That is why I have spelled everything out carefully in both my Canadian and Mexican wills. 

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On 8/22/2021 at 11:58 AM, HoneyBee said:

Yes you are correct. I live in an all Mexican neighborhood, I believe I am now the only non Mexican living in the Cascada/Santa Maria area. There used to be one other non Mexican , but it looks she moved back up North. So this is my story. I have been living in this area for over 4 years now. Every one knows my name even know in most cases I have no idea who they are. I do all my shopping and eating out locally. Now about 2 years ago I was really sick, I called the girl that works at the Taco stand just down the road. She came took one look and then called her husband. He came then called a doctor who arrived within a half hour. He prescribe and intravenous drip. They called another friend who could set it (they strung a rope between my closet and the window to support it). Then they and  there 2 young children spent the entire night (sleeping on the floor) to ensure I would be alright. (total cost about 500 Pesos).

So to make a long story short, I learned that they both had to drop out of the Preparatorio because she got pregnant. I made all the arrangements so that they could attend a special program in order to get their diplomas. I then arranged a tutor for the girl for one year, Monday to Friday, 2 hours each in order for her to be able to take the entry exam for the teachers school in Atequiza. She was late getting her papers so she will now take her exam in February of next year. But not to lose a year she enrolled in a Nursing school. One day a week for 2 years. I made arrangements for her husband to take electronic classes in Guadalajara every Saturday for 2 years.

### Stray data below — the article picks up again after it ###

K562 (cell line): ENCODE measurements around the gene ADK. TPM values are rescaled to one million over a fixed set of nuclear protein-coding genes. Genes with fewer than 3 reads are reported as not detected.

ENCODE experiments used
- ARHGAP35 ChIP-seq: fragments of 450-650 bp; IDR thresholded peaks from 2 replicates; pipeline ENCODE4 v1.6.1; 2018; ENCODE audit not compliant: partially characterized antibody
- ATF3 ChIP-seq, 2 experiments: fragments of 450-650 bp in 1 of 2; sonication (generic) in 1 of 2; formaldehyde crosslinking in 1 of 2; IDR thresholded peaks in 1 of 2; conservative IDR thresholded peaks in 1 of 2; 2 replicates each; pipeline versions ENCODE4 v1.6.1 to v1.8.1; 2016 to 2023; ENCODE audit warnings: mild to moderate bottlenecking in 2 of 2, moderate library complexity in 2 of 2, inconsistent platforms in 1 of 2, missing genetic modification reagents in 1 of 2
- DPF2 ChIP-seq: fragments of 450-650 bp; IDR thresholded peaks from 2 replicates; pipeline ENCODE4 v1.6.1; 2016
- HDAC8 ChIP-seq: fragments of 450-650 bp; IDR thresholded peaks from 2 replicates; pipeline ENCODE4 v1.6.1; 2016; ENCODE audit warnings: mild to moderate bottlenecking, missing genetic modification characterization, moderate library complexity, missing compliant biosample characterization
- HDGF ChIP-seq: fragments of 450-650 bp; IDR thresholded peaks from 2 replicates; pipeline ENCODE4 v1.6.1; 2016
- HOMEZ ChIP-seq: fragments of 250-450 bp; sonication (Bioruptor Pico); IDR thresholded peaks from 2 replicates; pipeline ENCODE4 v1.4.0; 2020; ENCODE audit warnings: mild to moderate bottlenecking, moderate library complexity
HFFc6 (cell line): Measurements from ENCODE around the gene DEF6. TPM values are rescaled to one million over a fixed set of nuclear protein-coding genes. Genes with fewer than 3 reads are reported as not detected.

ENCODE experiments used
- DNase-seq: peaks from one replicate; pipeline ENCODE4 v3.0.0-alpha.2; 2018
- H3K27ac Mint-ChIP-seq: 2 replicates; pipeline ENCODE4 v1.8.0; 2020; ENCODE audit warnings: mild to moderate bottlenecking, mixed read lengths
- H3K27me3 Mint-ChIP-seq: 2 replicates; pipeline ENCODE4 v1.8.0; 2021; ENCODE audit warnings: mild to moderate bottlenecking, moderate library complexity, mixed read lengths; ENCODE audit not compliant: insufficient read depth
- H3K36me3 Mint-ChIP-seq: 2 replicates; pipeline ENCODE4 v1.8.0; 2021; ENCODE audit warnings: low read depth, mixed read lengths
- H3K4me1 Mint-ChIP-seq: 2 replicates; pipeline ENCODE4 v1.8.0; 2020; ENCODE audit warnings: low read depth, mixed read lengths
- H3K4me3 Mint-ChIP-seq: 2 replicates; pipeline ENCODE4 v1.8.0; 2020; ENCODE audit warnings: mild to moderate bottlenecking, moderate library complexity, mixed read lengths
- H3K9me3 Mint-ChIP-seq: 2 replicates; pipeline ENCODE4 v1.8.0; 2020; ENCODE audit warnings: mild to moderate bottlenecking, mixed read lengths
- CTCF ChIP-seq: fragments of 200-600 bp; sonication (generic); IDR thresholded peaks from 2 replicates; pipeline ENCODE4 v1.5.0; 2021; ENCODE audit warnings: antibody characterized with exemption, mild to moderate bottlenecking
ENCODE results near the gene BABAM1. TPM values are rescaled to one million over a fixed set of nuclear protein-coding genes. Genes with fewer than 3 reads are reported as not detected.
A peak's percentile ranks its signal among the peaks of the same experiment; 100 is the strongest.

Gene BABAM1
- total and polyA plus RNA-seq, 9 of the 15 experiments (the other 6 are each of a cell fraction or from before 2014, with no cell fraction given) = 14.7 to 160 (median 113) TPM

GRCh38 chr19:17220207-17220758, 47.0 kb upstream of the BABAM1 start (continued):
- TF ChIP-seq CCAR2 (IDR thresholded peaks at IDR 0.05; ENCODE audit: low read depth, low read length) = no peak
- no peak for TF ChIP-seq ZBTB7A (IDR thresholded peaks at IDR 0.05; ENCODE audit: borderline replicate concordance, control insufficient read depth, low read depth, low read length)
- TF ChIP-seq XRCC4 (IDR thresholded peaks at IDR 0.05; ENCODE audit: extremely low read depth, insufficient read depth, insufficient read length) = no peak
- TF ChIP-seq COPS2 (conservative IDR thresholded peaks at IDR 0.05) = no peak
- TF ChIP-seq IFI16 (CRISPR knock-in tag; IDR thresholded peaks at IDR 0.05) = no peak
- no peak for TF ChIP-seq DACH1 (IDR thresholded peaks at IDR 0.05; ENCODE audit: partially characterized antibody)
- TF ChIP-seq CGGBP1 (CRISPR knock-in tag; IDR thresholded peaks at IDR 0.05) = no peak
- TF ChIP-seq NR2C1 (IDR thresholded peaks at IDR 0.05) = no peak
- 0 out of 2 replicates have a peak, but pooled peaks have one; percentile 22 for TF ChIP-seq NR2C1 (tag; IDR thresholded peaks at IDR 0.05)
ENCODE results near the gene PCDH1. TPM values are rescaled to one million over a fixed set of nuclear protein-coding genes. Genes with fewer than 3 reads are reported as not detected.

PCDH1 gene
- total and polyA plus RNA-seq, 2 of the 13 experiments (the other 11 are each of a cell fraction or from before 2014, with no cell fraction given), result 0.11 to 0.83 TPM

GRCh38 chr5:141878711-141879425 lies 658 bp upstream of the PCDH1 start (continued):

So why do I tell you this is because I now  know that I will  spend the rest of my life in my own home surrounded by people that I know and love. They used to all sleep on one large mattress with a curtain as a door. I gave them one of my apartments (the title is in her name) and made out a will benefitting them. Like wise, I have a living will that clearly spells out  that a) only give me pain medication as it goes and b) give my remains for medical use.

On a final note, yes I speak Spanish, but if your willing to go the extra mile you will find similar support. Mexican are the most caring people I have ever encountered. Most care givers do not have any diplomas, they just know how to care.☺️

That doesn't work for everyone, even "going the extra mile."   I have gone the extra mile, as you say, in helping someone, and still, I experienced a theft from that person.  I don't want this thread to change topics to discuss theft. I only mention this because, although your experience, was a God sent, not everyone is that fortunate with care giver.

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I don't see the post I just typed, so I am retyping and posting.  Apologies if it is shown twice.  I am asking La Pueblita to post  prices on this forum and their website.  There is really no reason to not do so.